Gen Ed: SS.
Grading status: Letter grade.

PSYC 66. First-Year Seminar: Eating Disorders and Body Image. 3 Credits.

Students will learn about anorexia and bulimia nervosa, as well as prevention and treatment efforts. The course explores factors related to these disorders and body image from a psychosocial perspective. Learning will occur through discussions, readings, videos, guest speakers, experimental assignments, writing assignments, and research projects.
Gen Ed: SS.
Grading status: Letter grade.

PSYC 67. First-Year Seminar: The Senses of Animals. 3 Credits.

This course deals with the sensory systems of animals. A description of the human senses is included, but senses that differ from our own are emphasized. Some treatment of research methods is also included. Classes will be a mixture of lecture, discussion, and student reports.
Gen Ed: PL.
Grading status: Letter grade.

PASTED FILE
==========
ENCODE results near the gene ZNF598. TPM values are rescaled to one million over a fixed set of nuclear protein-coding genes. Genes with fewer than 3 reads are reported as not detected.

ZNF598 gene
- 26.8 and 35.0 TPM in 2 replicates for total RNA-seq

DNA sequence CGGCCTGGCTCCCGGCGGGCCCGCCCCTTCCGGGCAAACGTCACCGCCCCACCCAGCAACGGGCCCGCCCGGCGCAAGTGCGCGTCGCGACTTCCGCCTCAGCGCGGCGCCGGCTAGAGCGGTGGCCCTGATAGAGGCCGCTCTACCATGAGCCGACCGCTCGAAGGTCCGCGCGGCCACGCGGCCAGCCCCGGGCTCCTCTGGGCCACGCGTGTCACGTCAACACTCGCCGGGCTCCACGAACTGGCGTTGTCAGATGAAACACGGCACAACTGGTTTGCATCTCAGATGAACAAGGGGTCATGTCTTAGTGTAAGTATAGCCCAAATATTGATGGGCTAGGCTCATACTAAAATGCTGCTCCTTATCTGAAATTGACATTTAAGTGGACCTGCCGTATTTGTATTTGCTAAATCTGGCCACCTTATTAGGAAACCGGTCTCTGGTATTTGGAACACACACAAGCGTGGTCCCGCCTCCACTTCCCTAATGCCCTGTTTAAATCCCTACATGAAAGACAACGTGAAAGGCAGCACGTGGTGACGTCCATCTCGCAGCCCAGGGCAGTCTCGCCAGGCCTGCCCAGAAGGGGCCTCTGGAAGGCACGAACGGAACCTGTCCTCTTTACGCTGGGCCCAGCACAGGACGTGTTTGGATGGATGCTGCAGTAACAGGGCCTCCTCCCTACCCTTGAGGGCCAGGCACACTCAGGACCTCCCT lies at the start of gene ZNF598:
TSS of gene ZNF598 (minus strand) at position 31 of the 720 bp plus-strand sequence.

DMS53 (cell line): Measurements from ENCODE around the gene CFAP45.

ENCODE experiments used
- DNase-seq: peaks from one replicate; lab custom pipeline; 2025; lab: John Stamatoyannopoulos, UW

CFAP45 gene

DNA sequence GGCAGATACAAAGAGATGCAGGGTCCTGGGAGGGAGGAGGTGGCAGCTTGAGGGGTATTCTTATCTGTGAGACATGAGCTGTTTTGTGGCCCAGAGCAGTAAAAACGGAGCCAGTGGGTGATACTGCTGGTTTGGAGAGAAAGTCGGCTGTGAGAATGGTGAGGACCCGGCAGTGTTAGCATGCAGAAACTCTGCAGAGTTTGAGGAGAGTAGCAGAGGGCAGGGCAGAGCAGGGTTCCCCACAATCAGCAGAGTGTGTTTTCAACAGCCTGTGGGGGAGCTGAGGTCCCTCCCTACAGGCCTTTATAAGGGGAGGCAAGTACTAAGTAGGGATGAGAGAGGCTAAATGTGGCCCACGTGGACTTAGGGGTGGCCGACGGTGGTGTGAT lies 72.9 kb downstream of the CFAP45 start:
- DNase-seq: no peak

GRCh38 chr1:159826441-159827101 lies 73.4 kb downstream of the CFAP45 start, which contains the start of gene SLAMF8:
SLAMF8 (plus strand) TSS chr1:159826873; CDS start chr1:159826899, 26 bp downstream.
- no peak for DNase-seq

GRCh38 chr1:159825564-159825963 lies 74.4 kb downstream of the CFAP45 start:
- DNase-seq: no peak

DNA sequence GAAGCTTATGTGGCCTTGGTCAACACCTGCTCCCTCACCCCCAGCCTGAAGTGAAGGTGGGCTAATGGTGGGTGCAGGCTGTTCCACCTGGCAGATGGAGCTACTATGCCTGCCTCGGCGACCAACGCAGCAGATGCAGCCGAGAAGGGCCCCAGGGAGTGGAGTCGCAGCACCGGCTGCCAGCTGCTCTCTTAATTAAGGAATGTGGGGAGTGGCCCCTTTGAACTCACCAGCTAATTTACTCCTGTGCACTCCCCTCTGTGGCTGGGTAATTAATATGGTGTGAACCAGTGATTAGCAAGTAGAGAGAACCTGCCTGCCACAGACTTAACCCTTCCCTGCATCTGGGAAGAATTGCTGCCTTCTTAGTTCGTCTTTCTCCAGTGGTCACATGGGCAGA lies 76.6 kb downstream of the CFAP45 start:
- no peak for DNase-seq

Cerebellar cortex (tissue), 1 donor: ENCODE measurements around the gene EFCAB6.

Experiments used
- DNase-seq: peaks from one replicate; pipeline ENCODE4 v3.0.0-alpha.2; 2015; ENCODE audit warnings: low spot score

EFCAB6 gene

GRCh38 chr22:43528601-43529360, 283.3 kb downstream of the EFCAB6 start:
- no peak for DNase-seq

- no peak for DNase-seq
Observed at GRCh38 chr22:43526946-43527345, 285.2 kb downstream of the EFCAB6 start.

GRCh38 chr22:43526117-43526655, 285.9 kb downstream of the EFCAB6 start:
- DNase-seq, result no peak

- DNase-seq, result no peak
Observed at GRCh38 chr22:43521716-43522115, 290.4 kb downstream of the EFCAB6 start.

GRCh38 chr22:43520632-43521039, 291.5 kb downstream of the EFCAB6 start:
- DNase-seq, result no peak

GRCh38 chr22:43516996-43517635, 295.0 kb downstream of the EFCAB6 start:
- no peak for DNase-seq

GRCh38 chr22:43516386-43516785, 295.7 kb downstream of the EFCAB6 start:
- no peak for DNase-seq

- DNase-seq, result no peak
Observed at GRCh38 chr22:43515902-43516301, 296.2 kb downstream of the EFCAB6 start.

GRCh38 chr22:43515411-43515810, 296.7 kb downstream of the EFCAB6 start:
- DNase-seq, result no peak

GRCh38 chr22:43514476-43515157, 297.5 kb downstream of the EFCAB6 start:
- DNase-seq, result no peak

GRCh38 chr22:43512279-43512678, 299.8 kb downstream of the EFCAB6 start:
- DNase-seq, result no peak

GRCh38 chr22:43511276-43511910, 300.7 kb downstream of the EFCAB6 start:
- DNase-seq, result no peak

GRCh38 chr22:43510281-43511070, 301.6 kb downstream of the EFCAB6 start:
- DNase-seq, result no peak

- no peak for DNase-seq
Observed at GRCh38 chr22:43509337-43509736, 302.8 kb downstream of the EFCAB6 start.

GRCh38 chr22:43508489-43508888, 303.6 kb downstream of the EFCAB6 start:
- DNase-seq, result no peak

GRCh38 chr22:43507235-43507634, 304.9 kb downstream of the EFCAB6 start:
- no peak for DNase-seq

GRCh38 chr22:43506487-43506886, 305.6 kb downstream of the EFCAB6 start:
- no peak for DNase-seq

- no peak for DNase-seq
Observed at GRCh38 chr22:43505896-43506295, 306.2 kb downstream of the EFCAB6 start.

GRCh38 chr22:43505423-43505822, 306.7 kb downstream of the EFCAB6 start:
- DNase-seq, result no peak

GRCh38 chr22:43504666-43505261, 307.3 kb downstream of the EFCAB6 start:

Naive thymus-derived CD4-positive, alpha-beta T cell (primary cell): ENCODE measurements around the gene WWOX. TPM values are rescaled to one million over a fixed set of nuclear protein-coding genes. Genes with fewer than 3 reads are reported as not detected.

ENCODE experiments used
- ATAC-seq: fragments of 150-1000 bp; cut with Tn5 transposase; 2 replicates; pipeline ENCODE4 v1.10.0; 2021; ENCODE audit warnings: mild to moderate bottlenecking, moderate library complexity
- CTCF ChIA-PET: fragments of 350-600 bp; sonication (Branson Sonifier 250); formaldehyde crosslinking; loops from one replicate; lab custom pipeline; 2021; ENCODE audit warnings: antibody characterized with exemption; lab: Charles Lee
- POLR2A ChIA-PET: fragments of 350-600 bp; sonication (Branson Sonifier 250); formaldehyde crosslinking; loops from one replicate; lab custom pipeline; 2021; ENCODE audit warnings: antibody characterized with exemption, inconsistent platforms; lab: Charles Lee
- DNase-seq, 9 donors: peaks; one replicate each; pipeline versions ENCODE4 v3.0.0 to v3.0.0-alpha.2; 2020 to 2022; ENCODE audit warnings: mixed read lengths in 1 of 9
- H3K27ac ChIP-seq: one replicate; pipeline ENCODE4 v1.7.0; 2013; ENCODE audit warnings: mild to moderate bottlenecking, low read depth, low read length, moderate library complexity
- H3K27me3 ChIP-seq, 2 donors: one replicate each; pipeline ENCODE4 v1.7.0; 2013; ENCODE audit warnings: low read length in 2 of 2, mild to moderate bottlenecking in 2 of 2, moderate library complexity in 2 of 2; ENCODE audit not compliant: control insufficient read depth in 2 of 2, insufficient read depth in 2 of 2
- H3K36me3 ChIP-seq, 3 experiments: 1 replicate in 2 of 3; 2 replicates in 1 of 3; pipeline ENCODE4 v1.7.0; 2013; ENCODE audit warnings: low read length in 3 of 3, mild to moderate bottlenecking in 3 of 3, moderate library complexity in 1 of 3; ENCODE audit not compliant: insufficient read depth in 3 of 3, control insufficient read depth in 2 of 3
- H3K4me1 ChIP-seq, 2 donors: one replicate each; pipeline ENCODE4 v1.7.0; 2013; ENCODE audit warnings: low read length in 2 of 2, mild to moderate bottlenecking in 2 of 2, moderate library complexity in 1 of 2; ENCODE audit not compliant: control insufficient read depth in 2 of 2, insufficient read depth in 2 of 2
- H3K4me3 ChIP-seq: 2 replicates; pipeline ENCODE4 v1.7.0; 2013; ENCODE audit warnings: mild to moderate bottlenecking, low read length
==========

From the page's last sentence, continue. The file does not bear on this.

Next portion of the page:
PSYC 68. First-Year Seminar: Psychology of Emotion. 3 Credits.

This first-year seminar is designed for students interested in exploring the psychological study of emotion. Topics include theoretical models of emotion process and structure, as well as a review of research questions about emotional expressions, autonomic physiology, affective neuroscience, emotion and reasoning, and emotion and health.
Gen Ed: SS.
Grading status: Letter grade.

PSYC 69. First-Year Seminar: Racism, Racial Identity, and African American Mental Health. 3 Credits.

This seminar examines the connections among racism experiences, racial identity, and mental health with a focus on African American children, adolescents, and young adults.
Gen Ed: SS, US.
Grading status: Letter grade.

PSYC 72. First-Year Seminar: Visualizing Women's Lives and Experiences. 3 Credits.

This seminar explores the experiences of women by integrating content and methodologies from psychology with perspectives on the depiction of women in the arts, namely digital media. Students will study gender socialization, body image, work/achievement, sex and romance, motherhood, aging, and mental health with attention given to diversity.
Gen Ed: SS, US.
Grading status: Letter grade
Same as: ARTS 72.

PSYC 89. First Year Seminar: Special Topics. 3 Credits.

Content varies by semester. Honors version available
Repeat rules: May be repeated for credit; may be repeated in the same term for different topics; 6 total credits. 2 total completions.